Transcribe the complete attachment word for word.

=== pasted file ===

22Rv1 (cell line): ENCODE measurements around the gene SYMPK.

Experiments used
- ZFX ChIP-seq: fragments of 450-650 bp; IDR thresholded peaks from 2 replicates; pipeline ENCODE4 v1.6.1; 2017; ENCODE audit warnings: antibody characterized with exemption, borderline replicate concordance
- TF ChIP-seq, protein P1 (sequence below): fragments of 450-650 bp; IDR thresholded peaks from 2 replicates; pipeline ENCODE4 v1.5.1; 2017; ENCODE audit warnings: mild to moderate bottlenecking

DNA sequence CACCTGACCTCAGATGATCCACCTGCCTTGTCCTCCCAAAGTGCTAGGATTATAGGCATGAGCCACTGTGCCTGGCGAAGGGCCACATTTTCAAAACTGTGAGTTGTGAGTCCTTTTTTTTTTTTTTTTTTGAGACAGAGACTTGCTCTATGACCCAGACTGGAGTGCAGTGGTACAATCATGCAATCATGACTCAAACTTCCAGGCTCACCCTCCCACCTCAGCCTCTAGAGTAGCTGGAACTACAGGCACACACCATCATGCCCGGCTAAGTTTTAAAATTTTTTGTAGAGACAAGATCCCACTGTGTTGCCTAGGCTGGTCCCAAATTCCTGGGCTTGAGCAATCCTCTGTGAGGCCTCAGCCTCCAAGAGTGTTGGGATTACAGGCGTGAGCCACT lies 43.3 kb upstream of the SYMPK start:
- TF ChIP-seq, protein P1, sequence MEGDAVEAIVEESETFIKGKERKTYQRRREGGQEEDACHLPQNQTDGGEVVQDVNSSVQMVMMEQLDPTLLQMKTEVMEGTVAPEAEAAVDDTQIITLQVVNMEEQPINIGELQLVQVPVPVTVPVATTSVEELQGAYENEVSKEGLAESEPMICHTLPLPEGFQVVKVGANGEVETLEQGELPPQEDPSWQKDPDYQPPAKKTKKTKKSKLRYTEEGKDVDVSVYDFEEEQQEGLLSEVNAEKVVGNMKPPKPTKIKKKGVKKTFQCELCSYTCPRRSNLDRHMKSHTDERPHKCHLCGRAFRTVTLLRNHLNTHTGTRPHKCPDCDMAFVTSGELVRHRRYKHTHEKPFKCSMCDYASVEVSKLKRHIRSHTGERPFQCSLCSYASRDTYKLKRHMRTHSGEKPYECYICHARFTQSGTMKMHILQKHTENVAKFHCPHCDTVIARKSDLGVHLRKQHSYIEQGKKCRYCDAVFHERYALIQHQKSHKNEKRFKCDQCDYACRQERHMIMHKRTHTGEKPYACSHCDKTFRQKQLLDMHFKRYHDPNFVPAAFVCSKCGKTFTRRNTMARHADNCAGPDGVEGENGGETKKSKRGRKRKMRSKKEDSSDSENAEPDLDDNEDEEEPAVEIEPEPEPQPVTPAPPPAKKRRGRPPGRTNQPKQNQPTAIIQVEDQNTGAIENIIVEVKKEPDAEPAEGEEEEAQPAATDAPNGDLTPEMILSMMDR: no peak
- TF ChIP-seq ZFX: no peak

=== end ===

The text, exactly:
22Rv1 (cell line): ENCODE measurements around the gene SYMPK.

Experiments used
- ZFX ChIP-seq: fragments of 450-650 bp; IDR thresholded peaks from 2 replicates; pipeline ENCODE4 v1.6.1; 2017; ENCODE audit warnings: antibody characterized with exemption, borderline replicate concordance
- TF ChIP-seq, protein P1 (sequence below): fragments of 450-650 bp; IDR thresholded peaks from 2 replicates; pipeline ENCODE4 v1.5.1; 2017; ENCODE audit warnings: mild to moderate bottlenecking

DNA sequence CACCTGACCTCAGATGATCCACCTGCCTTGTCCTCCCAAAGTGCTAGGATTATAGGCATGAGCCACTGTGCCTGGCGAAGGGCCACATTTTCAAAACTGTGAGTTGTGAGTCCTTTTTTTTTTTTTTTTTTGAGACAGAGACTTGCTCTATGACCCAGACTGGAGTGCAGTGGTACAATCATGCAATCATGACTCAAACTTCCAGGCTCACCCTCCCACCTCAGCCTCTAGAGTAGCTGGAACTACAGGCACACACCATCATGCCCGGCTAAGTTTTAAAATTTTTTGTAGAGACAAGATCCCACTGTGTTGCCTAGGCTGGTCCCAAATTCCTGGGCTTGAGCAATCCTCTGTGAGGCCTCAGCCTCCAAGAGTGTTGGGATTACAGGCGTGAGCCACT lies 43.3 kb upstream of the SYMPK start:
- TF ChIP-seq, protein P1, sequence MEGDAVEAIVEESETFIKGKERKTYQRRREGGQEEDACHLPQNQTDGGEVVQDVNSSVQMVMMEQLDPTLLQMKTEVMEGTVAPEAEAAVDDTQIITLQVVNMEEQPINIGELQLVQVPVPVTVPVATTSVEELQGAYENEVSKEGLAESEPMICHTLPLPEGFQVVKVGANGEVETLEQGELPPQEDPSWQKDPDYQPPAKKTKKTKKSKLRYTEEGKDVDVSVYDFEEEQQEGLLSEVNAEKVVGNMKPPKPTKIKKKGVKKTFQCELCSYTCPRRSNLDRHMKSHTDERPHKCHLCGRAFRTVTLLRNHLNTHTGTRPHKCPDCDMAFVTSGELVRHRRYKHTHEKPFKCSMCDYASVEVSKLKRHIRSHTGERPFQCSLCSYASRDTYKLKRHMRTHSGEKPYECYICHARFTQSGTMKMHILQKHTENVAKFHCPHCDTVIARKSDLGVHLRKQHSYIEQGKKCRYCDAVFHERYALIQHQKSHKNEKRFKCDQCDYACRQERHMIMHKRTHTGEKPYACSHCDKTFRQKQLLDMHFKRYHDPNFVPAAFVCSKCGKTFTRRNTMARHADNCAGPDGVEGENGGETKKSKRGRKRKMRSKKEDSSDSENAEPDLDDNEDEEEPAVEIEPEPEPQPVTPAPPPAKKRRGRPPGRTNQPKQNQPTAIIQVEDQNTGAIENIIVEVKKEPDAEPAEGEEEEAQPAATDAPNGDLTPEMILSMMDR: no peak
- TF ChIP-seq ZFX: no peak